Tuesday, October 9, 2012

The San Francisco Giants face the Cincinnati Reds in Game Three of their National League division series today at the Great American Ballpark in the Queen City of the Ohio. Game time is slated for 5:30 PM EDT.

It's do-or-die time for the Giants, who face elimination in the series after Sunday night's 9-0 debacle at AT&T Park. Ryan Vogelsong, who knows a thing or two about do-or-die, elimination, debacles, and other seemingly insurmountable obstacles, will start for the Giants against the Reds' Homer Bailey. Should the Giants live to fight another day, Barry Zito has already been tabbed to start a fourth game, with Matt Cain and the entire pitching staff waiting on the dim chance of a fifth.

Little need be said about Game Two, in which the Giants managed two hits off Cincy's Bronson Arroyo and two relievers, while surrendering hits aplenty to his teammates. Madison Bumgarner took the loss, although things didn't get ugly until after he departed in the fifth. "Bum" gave up a solo homer to Ryan Ludwick in the second, which elicited an audible here-we-go-again groan from the attending collective. In the fourth, he allowed four straight singles, which, after a unsuccessful throw to the plate that should have been cut off, resulted in three runs, capped by catcher Ryan Hanigan's two-run opposite-field poke. That was enough, really, given the way the Giants were-- or, more accurately, weren't-- hitting. Arroyo, who looks vaguely like actor Jeff Daniels or perhaps guitarist Yngwie Malmsteen, was consistently ahead of the hitters all game, changing speeds and deliveries and, surprisingly, inducing nine groundouts despite his rep as a fly-ball pitcher. He joins Danny Cox, Kevin Gross, Steve Trachsel, Bobby Jones, and John Lackey as unheralded pitchers who, in a key game, have put the Giants to sleep. Like we needed a flippin' reminder or something.  The lone bright moment was two innings of sharp, scoreless relief by Tim Lincecum, who after a season of struggle clearly had something to prove, and just as clearly proved it. It's a pity he didn't finish the game (although 4-0 counts just as much a loss as does 9-0), but Bruce Bochy can't be blamed for wanting to keep him in reserve for today, tomorrow, or whatever may come.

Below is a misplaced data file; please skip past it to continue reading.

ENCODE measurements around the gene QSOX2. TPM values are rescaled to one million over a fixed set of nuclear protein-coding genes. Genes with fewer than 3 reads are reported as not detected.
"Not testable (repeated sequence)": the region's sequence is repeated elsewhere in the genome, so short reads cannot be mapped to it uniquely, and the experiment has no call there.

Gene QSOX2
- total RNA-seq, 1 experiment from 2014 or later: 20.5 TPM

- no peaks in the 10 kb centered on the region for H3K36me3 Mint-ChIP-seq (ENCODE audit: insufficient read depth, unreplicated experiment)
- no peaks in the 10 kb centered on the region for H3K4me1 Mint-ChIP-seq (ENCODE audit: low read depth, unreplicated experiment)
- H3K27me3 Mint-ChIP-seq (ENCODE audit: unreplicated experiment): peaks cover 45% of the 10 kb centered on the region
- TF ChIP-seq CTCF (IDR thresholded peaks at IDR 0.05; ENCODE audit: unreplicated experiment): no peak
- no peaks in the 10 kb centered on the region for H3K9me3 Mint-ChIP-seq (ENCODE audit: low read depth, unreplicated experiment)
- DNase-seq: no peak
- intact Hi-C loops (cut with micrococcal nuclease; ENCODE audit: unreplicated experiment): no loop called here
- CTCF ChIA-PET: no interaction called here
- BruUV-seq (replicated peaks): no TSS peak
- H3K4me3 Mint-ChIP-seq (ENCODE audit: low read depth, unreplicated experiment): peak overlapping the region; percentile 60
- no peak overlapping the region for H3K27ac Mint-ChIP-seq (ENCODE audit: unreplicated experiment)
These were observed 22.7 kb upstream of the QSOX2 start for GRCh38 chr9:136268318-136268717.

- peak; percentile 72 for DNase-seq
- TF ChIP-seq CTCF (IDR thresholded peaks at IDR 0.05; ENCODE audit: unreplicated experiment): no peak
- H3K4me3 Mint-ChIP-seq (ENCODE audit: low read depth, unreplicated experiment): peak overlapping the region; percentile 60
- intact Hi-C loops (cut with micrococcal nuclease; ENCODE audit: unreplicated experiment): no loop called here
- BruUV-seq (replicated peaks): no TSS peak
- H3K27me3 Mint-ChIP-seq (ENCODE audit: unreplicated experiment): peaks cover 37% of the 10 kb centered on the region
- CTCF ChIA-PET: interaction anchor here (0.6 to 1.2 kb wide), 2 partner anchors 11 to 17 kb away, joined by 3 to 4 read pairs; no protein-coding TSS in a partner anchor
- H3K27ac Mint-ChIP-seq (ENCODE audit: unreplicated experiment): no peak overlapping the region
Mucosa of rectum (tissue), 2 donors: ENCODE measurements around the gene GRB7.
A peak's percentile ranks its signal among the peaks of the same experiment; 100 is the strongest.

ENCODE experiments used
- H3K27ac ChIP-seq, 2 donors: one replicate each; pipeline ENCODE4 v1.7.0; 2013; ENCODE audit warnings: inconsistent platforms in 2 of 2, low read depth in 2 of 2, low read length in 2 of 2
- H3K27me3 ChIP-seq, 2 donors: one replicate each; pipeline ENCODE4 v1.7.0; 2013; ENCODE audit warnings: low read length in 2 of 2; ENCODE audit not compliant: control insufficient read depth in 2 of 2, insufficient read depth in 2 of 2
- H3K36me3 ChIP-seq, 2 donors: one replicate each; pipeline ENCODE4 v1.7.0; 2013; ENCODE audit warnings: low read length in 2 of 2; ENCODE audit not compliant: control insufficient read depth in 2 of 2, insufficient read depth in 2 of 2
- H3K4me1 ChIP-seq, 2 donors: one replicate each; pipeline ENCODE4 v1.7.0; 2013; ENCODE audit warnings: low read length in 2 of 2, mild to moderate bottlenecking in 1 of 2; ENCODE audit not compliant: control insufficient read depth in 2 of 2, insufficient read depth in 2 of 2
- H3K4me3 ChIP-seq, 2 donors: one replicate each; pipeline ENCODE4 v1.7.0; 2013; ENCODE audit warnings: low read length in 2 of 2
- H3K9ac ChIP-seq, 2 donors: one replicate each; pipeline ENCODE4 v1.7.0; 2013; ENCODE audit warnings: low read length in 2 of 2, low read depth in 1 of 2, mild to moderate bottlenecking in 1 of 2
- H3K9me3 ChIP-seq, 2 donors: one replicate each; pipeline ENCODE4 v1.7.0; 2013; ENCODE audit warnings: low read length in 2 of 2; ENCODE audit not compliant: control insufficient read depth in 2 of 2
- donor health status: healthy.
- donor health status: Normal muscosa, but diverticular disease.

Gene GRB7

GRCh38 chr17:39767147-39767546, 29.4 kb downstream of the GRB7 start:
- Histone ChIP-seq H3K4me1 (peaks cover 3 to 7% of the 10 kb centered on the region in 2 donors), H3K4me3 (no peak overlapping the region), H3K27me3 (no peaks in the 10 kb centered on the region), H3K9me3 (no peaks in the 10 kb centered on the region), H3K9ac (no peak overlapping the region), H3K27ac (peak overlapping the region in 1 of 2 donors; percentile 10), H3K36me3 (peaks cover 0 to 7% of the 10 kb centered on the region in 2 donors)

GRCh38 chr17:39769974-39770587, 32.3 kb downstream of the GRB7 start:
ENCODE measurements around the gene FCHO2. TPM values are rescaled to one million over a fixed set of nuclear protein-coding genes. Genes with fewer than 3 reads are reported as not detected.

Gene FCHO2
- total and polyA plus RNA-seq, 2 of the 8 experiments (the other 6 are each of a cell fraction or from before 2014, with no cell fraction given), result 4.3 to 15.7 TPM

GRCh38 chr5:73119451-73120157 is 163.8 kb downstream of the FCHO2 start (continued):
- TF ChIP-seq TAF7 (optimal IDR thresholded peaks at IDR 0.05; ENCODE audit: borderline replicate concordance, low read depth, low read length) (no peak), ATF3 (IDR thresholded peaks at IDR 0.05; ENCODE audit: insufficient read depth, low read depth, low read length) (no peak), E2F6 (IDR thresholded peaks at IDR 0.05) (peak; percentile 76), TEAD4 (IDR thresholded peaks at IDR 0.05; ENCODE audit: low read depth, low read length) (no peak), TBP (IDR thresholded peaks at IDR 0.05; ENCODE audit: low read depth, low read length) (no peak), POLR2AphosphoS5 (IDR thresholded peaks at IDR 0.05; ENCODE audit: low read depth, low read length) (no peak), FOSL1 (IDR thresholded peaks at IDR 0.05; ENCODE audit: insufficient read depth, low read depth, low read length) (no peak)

A change of scene can only help. The Giants led the league, as we've reiterated herein ad nauseum, in runs scored on the road. The GABP is a well-known hitters' haven. If Vogelsong can keep his own pitches in the park, this resilient ballclub has one more chance to do what it's done all year and keep us occupied for at least one more day.      

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